By Timothy Wilens, M.D.,Psychiatric Times.
The overlap between attention-deficit/ hyperactivity disorder and alcohol or drug abuse or dependence (referred to here as substance use disorders [SUDs]) in adolescents has been an area of increasing clinical, research and public health interest. Appearing in early childhood, ADHD affects from 6% to 9% of children and adolescents worldwide (Anderson et al., 1987) and up to 5% of adults (Kessler, in press). Longitudinal data suggest that childhood ADHD persists into adolescence in 75% of cases and into adulthood in approximately one-half of cases (for review, see Weiss, 1992). Substance use disorders usually appear in adolescence or early adulthood and affect between 10% to 30% of U.S. adults and a less defined, but sizable, number of juveniles (Kessler, 2004). The study of comorbidity between SUDs and ADHD is relevant to both research and clinical practice in developmental pediatrics, psychology and psychiatry with implications for diagnosis, prognosis, treatment and health care delivery.
Overlap Between ADHD and SUD
Structured psychiatric diagnostic interviews assessing ADHD and other disorders in substance-abusing groups have indicated that from one-third to one-half of adolescents with SUDs have ADHD (DeMilio, 1989; Milin et al., 1991). For example, aggregate data from government-funded studies of mainly cannabis-abusing youth indicate that ADHD is the second most common comorbidity with from 40% to 50% of both girls and boys manifesting full criteria for ADHD. Data largely ascertained from adult groups with SUDs also show an earlier onset and more severe course of SUD associated with ADHD (Carroll and Rounsaville, 1993; Levin and Evans, 2001).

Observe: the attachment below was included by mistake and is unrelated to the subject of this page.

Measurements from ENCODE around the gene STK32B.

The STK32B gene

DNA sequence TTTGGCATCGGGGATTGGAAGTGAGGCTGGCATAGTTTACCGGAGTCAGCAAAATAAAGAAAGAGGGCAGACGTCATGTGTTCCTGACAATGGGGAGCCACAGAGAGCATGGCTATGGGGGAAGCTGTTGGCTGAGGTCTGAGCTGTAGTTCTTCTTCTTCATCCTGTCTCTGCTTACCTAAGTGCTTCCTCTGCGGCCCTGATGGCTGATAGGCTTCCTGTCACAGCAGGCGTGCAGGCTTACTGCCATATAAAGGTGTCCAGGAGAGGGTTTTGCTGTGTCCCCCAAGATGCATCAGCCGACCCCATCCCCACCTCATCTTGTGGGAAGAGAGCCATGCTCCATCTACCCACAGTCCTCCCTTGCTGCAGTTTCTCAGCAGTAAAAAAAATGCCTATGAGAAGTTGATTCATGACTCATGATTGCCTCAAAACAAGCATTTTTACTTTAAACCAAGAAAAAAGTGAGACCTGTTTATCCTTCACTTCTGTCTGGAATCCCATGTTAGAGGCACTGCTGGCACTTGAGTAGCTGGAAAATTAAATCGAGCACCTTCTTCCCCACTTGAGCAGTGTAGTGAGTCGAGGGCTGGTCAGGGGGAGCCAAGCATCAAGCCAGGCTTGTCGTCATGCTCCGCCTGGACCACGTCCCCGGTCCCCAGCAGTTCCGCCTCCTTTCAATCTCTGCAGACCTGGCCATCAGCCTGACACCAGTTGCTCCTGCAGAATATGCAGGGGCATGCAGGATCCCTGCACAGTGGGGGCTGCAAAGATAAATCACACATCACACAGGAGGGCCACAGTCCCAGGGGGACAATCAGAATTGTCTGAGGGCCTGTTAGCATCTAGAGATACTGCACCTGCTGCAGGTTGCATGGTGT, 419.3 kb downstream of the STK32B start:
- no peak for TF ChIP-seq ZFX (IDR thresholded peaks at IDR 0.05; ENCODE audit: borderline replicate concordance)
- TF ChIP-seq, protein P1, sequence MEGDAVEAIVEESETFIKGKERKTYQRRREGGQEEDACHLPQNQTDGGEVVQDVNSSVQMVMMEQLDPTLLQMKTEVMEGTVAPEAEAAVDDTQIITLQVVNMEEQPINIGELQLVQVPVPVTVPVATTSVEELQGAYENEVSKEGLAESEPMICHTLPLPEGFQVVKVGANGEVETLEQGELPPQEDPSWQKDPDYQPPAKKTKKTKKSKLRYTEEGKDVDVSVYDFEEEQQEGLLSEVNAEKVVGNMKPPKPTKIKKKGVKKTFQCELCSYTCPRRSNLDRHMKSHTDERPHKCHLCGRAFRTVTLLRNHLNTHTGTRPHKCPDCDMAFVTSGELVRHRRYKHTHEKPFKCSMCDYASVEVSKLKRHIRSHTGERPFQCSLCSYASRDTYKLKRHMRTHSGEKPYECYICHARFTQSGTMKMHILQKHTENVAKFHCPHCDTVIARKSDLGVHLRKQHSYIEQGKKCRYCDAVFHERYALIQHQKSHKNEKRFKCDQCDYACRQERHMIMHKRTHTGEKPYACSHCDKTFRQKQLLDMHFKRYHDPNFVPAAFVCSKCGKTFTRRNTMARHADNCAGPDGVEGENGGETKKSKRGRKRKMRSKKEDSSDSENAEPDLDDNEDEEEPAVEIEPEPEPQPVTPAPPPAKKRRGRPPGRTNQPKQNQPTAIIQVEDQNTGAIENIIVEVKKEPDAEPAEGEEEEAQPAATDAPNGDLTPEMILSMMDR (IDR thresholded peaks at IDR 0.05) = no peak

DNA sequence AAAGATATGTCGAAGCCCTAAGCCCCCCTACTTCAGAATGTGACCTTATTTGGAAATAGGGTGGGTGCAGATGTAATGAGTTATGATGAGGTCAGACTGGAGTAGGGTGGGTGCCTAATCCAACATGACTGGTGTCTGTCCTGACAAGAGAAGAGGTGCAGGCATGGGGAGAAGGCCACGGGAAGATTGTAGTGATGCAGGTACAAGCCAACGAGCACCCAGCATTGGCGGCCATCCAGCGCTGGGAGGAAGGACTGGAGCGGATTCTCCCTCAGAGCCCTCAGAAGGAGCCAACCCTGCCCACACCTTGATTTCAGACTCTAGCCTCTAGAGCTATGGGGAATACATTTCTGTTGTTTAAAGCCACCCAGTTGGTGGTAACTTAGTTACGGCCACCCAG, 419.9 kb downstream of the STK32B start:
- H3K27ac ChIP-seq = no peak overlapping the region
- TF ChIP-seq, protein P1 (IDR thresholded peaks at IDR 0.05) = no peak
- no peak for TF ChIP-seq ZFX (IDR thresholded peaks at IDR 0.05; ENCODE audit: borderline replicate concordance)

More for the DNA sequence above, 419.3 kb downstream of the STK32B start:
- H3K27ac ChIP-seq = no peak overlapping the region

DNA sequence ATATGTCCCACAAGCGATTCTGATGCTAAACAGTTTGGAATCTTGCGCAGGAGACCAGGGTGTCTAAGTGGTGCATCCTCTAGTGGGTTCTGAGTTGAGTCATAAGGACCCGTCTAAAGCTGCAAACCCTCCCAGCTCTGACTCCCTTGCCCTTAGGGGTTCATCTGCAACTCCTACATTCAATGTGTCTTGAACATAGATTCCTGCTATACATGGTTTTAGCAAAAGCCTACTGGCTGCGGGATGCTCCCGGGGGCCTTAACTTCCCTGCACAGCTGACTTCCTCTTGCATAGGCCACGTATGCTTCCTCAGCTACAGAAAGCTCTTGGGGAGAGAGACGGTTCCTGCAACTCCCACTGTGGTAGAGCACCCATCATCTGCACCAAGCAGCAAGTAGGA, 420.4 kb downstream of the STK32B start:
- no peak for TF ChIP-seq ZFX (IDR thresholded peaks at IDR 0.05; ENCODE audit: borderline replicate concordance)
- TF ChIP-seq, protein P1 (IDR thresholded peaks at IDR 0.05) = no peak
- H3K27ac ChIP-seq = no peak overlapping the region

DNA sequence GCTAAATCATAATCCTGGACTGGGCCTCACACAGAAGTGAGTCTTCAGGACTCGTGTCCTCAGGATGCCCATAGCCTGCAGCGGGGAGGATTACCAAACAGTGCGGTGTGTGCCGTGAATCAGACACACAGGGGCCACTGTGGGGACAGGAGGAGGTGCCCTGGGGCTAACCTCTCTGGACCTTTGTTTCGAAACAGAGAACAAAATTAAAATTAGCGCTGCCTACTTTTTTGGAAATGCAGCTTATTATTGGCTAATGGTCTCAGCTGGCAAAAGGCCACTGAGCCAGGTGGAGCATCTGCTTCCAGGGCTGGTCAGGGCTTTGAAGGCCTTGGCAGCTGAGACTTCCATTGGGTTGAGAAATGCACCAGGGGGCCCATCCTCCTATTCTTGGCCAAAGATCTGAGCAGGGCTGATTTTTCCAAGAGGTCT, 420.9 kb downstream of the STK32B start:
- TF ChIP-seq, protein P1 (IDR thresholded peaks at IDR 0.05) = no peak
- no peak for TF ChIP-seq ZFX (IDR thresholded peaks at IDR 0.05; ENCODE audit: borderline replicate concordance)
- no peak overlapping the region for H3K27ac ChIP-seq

There is a strong literature supporting a relationship between ADHD and SUDs. Both family/genetic and self-medication influences may be operational in the development and continuation of SUDs in ADHD. Adolescents with ADHD and SUDs require multimodal interventions incorporating addiction and mental health treatment. Pharmacotherapy in individuals with ADHD and SUDs needs to take into consideration timing, misuse and diversion liability, potential drug interactions, and compliance concerns.
While the existing literature has provided important information on the relationship of ADHD and SUDs, it also points to a number of areas in need of further study. The mechanism by which untreated ADHD leads to SUDs, as well as the risk reduction of ADHD treatment on cigarette smoking and SUDs, needs to be better understood. Given the prevalence and major morbidity and impairment caused by SUDs and ADHD, prevention and treatment strategies for these adolescents need to be further developed and evaluated.
Source: Psychiatric Times January 2006 Vol. XXV Issue 1